While Europe gets all the credit for the rise of efficient offshore wind farms, there’s a lot of potential brewing in Asia — especially in countries that already have active land-based wind power.
China has already built so many inland wind farms on land that it has more capacity than its interior population can use — which frequently idles many turbines. Coastal cities, however, are much more hungry for power, so offshore wind is still a priority.
South Korea’s first offshore wind farm is set to be commissioned later this year, with 10 turbines near Jeju, an island south of the nation’s mainland. Japan has a smattering of small offshore wind farms and plans for innovative floating platforms, and Taiwan is getting into the offshore-wind game as well.
We’re also excited about the potential for offshore wind energy in India, Singapore, and Indonesia. Here’s a quick look at what’s happening with offshore wind and marine renewables in each of them:
India’s 4,600 miles (7,500 km) of coastline present abundant opportunities for offshore wind development. The world’s most populous democracy already has a goal of producing 60 gigawatts of wind power by 2022, but offshore wind farms are still years in the future.
Sarvesh Kumar, chairman of the Indian Wind Turbine Manufacturing Association, said in an interview with LiveMint.com that he expects India to be ready to implement offshore projects by about 2020.
Meanwhile, India’s power needs are exploding. As more of its 1.3 billion people move into cities, power demand is expected to quadruple by 2040, according to the International Energy Agency’s “India Energy Outlook 2015.”
Experts are already scoping out the potential of the coastlines of Gujarat on the west coast and Tamil Nadu in the southeast.
The city-state at the southern tip of the Malay Peninsula is well-known for its innovations in finance, industry, and technology. All those assets are coming into play as Singapore ramps up its focus on renewable energy sources.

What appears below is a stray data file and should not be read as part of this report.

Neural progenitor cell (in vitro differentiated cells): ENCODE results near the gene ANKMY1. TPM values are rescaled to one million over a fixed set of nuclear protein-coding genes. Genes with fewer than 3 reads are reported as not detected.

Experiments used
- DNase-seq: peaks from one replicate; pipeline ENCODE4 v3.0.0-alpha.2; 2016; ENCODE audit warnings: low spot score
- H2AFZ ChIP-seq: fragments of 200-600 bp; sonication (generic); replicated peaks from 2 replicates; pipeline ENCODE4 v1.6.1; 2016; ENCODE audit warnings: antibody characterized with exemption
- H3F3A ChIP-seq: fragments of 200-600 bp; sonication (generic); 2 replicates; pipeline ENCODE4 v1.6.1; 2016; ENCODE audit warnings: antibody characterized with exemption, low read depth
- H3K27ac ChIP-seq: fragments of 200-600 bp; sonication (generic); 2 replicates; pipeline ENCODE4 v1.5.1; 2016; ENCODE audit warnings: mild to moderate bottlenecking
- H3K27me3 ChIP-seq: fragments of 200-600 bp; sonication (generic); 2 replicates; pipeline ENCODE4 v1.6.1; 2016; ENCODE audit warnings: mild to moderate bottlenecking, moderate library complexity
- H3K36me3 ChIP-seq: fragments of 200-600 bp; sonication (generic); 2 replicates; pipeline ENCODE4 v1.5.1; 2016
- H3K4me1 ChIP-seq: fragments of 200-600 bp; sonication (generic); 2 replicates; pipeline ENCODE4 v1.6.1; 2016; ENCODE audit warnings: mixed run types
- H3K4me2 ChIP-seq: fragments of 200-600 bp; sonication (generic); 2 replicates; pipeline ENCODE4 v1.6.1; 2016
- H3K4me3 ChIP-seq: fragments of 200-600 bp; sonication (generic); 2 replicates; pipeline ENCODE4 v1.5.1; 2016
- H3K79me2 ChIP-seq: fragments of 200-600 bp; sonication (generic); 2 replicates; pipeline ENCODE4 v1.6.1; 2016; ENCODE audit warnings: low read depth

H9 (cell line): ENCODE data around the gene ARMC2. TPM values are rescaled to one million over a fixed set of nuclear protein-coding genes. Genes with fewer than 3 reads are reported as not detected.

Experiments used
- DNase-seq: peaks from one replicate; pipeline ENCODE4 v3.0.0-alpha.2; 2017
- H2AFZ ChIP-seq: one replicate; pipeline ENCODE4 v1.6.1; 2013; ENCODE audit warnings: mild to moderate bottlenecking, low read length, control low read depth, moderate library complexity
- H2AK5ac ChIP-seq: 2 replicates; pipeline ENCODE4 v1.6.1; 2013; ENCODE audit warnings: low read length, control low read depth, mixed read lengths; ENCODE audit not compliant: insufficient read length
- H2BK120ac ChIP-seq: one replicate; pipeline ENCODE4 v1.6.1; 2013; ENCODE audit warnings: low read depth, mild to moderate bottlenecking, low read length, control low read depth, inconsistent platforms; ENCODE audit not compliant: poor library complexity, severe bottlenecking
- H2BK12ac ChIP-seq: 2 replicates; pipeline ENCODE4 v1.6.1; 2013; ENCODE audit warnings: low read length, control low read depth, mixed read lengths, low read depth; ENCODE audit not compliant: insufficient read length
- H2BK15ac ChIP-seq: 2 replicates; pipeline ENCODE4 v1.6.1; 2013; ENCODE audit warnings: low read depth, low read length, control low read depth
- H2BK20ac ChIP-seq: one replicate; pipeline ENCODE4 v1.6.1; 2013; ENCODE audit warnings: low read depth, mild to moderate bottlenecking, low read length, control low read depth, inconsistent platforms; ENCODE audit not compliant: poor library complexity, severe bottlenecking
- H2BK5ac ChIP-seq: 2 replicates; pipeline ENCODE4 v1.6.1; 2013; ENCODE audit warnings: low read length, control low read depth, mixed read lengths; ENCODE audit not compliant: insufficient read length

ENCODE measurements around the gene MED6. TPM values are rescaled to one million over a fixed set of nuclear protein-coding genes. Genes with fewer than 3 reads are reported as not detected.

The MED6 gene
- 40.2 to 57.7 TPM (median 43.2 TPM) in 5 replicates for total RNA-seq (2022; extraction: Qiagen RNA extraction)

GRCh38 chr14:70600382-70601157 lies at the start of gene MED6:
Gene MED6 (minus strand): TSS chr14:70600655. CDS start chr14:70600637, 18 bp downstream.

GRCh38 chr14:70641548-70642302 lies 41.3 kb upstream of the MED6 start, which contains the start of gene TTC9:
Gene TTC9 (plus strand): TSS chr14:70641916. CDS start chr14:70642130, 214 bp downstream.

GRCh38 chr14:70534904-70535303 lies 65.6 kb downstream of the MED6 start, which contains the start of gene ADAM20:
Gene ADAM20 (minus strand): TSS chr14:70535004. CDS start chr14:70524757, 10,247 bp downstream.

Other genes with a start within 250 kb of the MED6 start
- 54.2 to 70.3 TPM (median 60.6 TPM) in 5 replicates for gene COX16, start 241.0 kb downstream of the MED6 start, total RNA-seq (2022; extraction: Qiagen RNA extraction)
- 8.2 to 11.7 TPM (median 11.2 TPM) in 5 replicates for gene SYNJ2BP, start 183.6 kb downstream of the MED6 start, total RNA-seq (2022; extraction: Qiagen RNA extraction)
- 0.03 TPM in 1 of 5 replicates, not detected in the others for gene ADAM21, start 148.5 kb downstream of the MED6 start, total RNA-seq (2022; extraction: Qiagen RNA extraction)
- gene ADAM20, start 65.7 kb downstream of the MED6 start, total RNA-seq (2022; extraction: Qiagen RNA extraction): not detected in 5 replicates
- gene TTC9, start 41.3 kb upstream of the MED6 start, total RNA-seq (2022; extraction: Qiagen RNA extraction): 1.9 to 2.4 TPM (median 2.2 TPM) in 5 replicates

In one of its most fascinating renewables initiatives, Nanyang Technological University is building an energy plant that combines elements of solar, tidal, wind, and power-to-gas technologies in a demonstration project that could potentially bring cheap electricity to remote islands with small populations.
The project will develop four microgrids that can provide about 1 megawatt of power, enough for a small community living in an area with abundant sea resources. It also could be an emergency energy source.
Though Singapore’s topography makes it unsuitable for domestic wind power generation, many global companies in the wind-power sector have set up Singapore offices to take advantage of its access to capital and technologies. So don’t be surprised to see the city-state come up in renewable-energy discussions.
Microgrid developers no doubt had Indonesia on their minds, given that the archipelago has more than 900 inhabited islands. The nation’s far-flung population complicates its renewable-energy potential, but it’s still aiming to ramp up its commitment to green energies, including wind power.
Indonesia’s opening forays into wind power are ramping up on land, with the Danish company Vestas supplying turbines to a 60-megawatt wind farm in the province of South Sulawesi. All those islands have potential for developing offshore wind as well — a fact not lost on the European firms working to get a toehold in Indonesia.
Meanwhile, a tidal energy project in Indonesia uses a novel approach: attaching underwater turbines to a floating bridge. The Palmerah Tidal Bridge will install tidal turbines close to the water surface where there is more water movement — and hence more energy potential — than turbines installed on the sea floor.
Asia showing the way forward
The rising economies and growing populations of Asia will place ever-increasing pressure on the region’s energy systems. Indeed, forward-looking Asian nations have developed ambitious renewable-energy goals that will require substantial expertise and capital investment.
The maturity of wind power in the U.S. and Europe combined with the massive growth in China mean there’s plenty of renewable energy expertise across the region. It’ll be incumbent on entrepreneurs, financiers, and governments to find common ground to take advantage of these opportunities.